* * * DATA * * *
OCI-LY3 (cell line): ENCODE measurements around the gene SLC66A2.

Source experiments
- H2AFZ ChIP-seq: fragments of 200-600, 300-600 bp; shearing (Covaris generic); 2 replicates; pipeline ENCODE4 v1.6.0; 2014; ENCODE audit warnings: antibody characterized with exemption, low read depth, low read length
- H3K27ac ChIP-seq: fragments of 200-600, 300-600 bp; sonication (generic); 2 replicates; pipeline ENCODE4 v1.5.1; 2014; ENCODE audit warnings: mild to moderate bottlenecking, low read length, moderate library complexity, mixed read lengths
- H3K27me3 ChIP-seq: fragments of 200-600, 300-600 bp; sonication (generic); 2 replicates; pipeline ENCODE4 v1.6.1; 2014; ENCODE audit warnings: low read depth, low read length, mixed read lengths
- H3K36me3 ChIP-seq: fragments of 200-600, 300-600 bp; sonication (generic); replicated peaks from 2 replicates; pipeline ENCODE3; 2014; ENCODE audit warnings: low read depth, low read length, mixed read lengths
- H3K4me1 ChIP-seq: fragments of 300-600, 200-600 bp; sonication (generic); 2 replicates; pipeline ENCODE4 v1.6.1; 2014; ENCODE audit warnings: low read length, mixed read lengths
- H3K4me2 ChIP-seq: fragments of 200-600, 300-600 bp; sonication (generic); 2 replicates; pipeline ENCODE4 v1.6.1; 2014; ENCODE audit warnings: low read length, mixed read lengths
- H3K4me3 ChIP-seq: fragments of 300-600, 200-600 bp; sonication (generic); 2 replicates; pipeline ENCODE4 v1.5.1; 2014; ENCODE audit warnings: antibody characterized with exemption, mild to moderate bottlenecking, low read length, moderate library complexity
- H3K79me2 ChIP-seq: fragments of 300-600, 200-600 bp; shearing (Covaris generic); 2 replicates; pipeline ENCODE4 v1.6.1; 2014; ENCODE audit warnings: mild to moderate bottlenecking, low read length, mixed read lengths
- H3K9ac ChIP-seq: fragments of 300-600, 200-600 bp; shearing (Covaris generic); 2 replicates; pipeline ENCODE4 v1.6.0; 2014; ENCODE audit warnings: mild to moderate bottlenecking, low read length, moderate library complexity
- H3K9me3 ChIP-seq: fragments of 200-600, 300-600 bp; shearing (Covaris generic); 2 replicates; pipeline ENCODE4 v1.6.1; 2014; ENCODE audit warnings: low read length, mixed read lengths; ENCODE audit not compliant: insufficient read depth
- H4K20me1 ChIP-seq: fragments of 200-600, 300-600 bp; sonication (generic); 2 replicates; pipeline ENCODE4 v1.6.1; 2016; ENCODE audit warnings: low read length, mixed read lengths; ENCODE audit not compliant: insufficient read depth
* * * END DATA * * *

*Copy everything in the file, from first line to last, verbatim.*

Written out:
OCI-LY3 (cell line): ENCODE measurements around the gene SLC66A2.

Source experiments
- H2AFZ ChIP-seq: fragments of 200-600, 300-600 bp; shearing (Covaris generic); 2 replicates; pipeline ENCODE4 v1.6.0; 2014; ENCODE audit warnings: antibody characterized with exemption, low read depth, low read length
- H3K27ac ChIP-seq: fragments of 200-600, 300-600 bp; sonication (generic); 2 replicates; pipeline ENCODE4 v1.5.1; 2014; ENCODE audit warnings: mild to moderate bottlenecking, low read length, moderate library complexity, mixed read lengths
- H3K27me3 ChIP-seq: fragments of 200-600, 300-600 bp; sonication (generic); 2 replicates; pipeline ENCODE4 v1.6.1; 2014; ENCODE audit warnings: low read depth, low read length, mixed read lengths
- H3K36me3 ChIP-seq: fragments of 200-600, 300-600 bp; sonication (generic); replicated peaks from 2 replicates; pipeline ENCODE3; 2014; ENCODE audit warnings: low read depth, low read length, mixed read lengths
- H3K4me1 ChIP-seq: fragments of 300-600, 200-600 bp; sonication (generic); 2 replicates; pipeline ENCODE4 v1.6.1; 2014; ENCODE audit warnings: low read length, mixed read lengths
- H3K4me2 ChIP-seq: fragments of 200-600, 300-600 bp; sonication (generic); 2 replicates; pipeline ENCODE4 v1.6.1; 2014; ENCODE audit warnings: low read length, mixed read lengths
- H3K4me3 ChIP-seq: fragments of 300-600, 200-600 bp; sonication (generic); 2 replicates; pipeline ENCODE4 v1.5.1; 2014; ENCODE audit warnings: antibody characterized with exemption, mild to moderate bottlenecking, low read length, moderate library complexity
- H3K79me2 ChIP-seq: fragments of 300-600, 200-600 bp; shearing (Covaris generic); 2 replicates; pipeline ENCODE4 v1.6.1; 2014; ENCODE audit warnings: mild to moderate bottlenecking, low read length, mixed read lengths
- H3K9ac ChIP-seq: fragments of 300-600, 200-600 bp; shearing (Covaris generic); 2 replicates; pipeline ENCODE4 v1.6.0; 2014; ENCODE audit warnings: mild to moderate bottlenecking, low read length, moderate library complexity
- H3K9me3 ChIP-seq: fragments of 200-600, 300-600 bp; shearing (Covaris generic); 2 replicates; pipeline ENCODE4 v1.6.1; 2014; ENCODE audit warnings: low read length, mixed read lengths; ENCODE audit not compliant: insufficient read depth
- H4K20me1 ChIP-seq: fragments of 200-600, 300-600 bp; sonication (generic); 2 replicates; pipeline ENCODE4 v1.6.1; 2016; ENCODE audit warnings: low read length, mixed read lengths; ENCODE audit not compliant: insufficient read depth